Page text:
Home Concert review The Acoustic Harvest 25th anniversary show – June 3 at St. Paul’s...

The Acoustic Harvest 25th anniversary show – June 3 at St. Paul’s United Church, Toronto

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Sultans of String. Photo by Heather Kitching.

This first weekend of June was a weekend of roots music anniversary festivities in Toronto.

On June 4, we celebrated five years of Roots Music Canada at the Tranzac with MooseFest.

But the day before that, we marked the 25th anniversary of the Acoustic Harvest folk club with a concert at the club’s home venue of St. Paul’s United Church in Scarborough.

If MooseFest was mostly a showcase.of exciting emerging talent – with some old friends like Tannis Slimmon, Noah Zacharin and Ravi Naimpally’s So Long Seven joining us for the occasion, the Acoustic Harvest event was dominated by industry veterans, playing workshop-style with three or four artists in the round for each of three sets.

Set one featured Taivi, Sultans of String , Anne Walker and Alex Sinclair, who told everyone that folk singing is about giving people what they want, and he’d figured out that what we want is songs about heroes. With that, he broke into a number about William Hamilton Merrit, the guy who built the Welland Canal.

Ken Whiteley. Photo by Heather Kitching.

It’s debatable whether or not songs about heroes are really what we’re looking for, and certainly whether or not we care to celebrate “heroic business people” like Merrit. But I think one thing we all agreed on was that Alex’s second song was a stand-out – beautiful and stirring.

It was a brand new number, so I can’t tell you what it’s called. I can tell you that Alex told us he had traded it for a drawing, and that prompted Chris McKhool of Sultans of String to ask if he could draw Alex a picture in exchange for a song too.

Sultans, who have, in recent years, been promoting the heck out of their collaborations with Indigenous artists and musicians who are recent immigrants to the country, appeared in their humble trio formation for the show (Chris, Drew Birston and Kevin Laliberté) and proceeded to play the title track from their debut album, Luna, because it was also a song they played at their first ever Acoustic Harvest show.

At one point, Anne Walker joked about Sultans’ technical set-up noting that their pedal array looked “like the cockpit of a jet.”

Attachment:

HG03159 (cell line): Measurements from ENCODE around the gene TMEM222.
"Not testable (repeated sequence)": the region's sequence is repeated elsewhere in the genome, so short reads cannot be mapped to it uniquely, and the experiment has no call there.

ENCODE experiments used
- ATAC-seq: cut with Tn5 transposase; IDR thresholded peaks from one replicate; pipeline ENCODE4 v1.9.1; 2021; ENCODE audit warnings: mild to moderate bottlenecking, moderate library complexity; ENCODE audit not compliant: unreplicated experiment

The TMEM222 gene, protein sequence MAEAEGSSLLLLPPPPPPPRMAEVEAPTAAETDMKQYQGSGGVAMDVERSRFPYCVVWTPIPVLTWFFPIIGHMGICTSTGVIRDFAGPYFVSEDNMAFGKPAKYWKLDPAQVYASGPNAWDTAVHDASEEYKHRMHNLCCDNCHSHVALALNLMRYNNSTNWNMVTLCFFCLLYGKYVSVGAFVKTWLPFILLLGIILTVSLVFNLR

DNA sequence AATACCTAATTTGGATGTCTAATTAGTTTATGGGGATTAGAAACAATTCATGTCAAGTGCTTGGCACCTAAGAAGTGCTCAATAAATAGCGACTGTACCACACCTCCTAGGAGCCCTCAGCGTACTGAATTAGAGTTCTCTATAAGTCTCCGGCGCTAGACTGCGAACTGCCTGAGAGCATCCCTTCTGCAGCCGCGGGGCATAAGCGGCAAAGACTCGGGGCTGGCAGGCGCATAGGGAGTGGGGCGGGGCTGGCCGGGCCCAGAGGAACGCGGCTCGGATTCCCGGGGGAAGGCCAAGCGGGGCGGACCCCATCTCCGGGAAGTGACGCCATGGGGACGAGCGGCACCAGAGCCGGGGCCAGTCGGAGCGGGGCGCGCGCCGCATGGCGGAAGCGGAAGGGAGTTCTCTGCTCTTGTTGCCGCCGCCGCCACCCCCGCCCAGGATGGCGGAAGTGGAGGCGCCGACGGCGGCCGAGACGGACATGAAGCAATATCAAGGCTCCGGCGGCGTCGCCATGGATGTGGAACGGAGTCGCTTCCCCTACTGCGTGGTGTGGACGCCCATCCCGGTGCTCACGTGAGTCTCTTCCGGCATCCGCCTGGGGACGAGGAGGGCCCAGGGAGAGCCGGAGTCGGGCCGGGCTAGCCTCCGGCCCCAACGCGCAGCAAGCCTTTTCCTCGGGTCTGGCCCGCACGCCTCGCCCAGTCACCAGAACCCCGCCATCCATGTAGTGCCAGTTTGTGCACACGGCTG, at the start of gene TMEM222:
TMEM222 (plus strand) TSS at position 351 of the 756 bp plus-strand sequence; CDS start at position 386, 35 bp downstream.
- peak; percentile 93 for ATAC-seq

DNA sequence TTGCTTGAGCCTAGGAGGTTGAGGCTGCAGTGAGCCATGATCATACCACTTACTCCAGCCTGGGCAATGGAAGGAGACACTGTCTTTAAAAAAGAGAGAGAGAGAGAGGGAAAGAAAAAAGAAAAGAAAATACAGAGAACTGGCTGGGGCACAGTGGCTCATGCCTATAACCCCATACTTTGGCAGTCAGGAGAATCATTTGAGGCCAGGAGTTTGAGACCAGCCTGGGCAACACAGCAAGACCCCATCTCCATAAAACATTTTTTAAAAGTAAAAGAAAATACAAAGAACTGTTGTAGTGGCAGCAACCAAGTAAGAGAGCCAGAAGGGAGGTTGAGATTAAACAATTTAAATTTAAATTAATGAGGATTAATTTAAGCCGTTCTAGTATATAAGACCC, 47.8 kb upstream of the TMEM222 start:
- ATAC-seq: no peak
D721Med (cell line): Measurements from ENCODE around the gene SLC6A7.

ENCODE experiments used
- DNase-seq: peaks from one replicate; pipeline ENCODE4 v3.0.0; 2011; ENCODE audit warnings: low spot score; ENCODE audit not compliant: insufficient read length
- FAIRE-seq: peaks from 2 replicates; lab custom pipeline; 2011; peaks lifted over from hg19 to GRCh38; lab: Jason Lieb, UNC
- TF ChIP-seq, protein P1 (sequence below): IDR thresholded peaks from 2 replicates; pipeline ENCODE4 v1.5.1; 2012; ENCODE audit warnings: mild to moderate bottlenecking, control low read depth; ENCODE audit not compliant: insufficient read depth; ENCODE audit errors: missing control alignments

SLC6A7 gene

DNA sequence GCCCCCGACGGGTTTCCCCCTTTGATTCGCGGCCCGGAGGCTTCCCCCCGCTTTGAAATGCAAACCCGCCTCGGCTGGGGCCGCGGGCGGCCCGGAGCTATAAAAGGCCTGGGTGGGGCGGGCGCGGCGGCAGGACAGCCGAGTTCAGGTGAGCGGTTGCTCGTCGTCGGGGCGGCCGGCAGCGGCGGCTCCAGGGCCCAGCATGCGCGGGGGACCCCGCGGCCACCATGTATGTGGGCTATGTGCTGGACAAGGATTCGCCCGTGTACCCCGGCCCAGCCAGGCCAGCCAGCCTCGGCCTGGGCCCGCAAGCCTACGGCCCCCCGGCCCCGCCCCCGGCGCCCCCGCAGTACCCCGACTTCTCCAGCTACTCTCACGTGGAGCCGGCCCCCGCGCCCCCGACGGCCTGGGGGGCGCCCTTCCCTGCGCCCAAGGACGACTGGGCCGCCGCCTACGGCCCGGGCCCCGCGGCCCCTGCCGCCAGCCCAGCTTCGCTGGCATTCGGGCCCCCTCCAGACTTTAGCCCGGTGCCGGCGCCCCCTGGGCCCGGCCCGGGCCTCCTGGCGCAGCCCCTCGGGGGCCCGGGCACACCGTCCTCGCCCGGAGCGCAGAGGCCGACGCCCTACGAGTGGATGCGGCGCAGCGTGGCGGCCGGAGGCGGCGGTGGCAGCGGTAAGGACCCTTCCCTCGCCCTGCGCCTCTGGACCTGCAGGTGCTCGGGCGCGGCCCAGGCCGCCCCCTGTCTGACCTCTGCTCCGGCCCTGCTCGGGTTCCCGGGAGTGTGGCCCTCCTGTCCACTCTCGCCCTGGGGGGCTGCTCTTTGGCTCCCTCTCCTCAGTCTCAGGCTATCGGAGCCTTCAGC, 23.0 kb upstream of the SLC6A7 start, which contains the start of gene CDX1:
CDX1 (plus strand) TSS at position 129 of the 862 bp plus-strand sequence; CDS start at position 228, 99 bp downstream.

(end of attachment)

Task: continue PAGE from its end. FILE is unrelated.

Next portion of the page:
I’d never heard Anne sing before, but goddam, what a voice she has. Much about her deep, resonant vocals and intimate, melancholy songs reminded me of Laura Smith.

Anne Walker. Photo by Heather Kitching.

And then there was Taivi, who knocked us all out with a new song drawing on her Ukrainian heritage, which she dedicated to “every piece of Ukranian DNA out there.”

Officially, she, Sultans, Anne and Alex were the only acts in the round that set, but it should be noted that James Gordon, Ken Whitley and David Woodhead were also onstage accompanying the others.

John Sheard, meanwhile, sat at the piano the entire evening accompanying all of his fellow musicians.

John got his official moment in the spotlight as part of the second round, which also featured James Gordon, Garnet Rogers and John Prince.

The music in this set was amazing, as you might imagine, but honestly, the talking might even have been better, as it gave us a chance to remember two giants of Canadian culture.

John Sheard. Photo by Heather Kitching.

The show took place just one day after the 40th anniversary of Stan Rogers’ passing, and Garnet was generous in sharing his reflections and remembrances of his brother.

He talked about the constant fights the two brothers engaged in, how Stan would fire him twice a week and Garnet would quit three times, how Stan was at once a boorish man, who once set fire to a car because it was double parked, and a sensitive soul who could capture the human heart like nobody else.

With that, Garnet sang a cover of “Turnaround,” noting that Stan had written it when he was just 18.

When it was John Sheard’s turn to play a number, he chose, as his first piece, a medly of Hollywood theme songs he had put together for a Stuart MacLean show, a show he was part of for around 20 years.
While telling the story of how the piece came about, he broke into Stuart’s voice, an impression so spot on that it felt as though he was merely chaneling Stuart through his body. After the show, I asked if I could pay him to read Stuart’s stories in that voice. It was trully uncanny.
Garnet Rogers. Photo by Heather Kitching.
Set three brought Ken Whitely and David Woodhead into the spotlight and also featured Mary Kelly and Russell deCarle.
Mary, who I had never before seen or heard of, was a revelation, a singer with an enormous voice and stage presence – perhaps accounting for her very successful acting career. I hadn’t heard of her because I don’t watch TV, but if I did, I doubtless would know her from her role on Schitt’s Creek.
David and Nancy Solway performed “Ghost Towns,” co-written with David’s Perth County Conspiracy bandmate Terry Jones, and the 1920s singalong “Who Broke The Lock on the Hen House Door.”
Ken got the audience singing along on “It’s Golden,” one of his signature closers, and before long, it was time for a real finalé, during which nearly all of the artists assembled got up on stage to sing.
It was a tremendous night of music, which also featured a pair of delicious anniversary cakes and a variety of other refreshments.
Happy Anniversary, Acoustic Harvest! And many more.
Correction: a previous version of this review left out David Woodhead’s contributions to the third set because Heather’s note-taking trailed off over the course of the evening, and she didn’t write the review until two weeks after the fact. She is still getting used to the effects of age on her memory. Our sincerest apologies to David.

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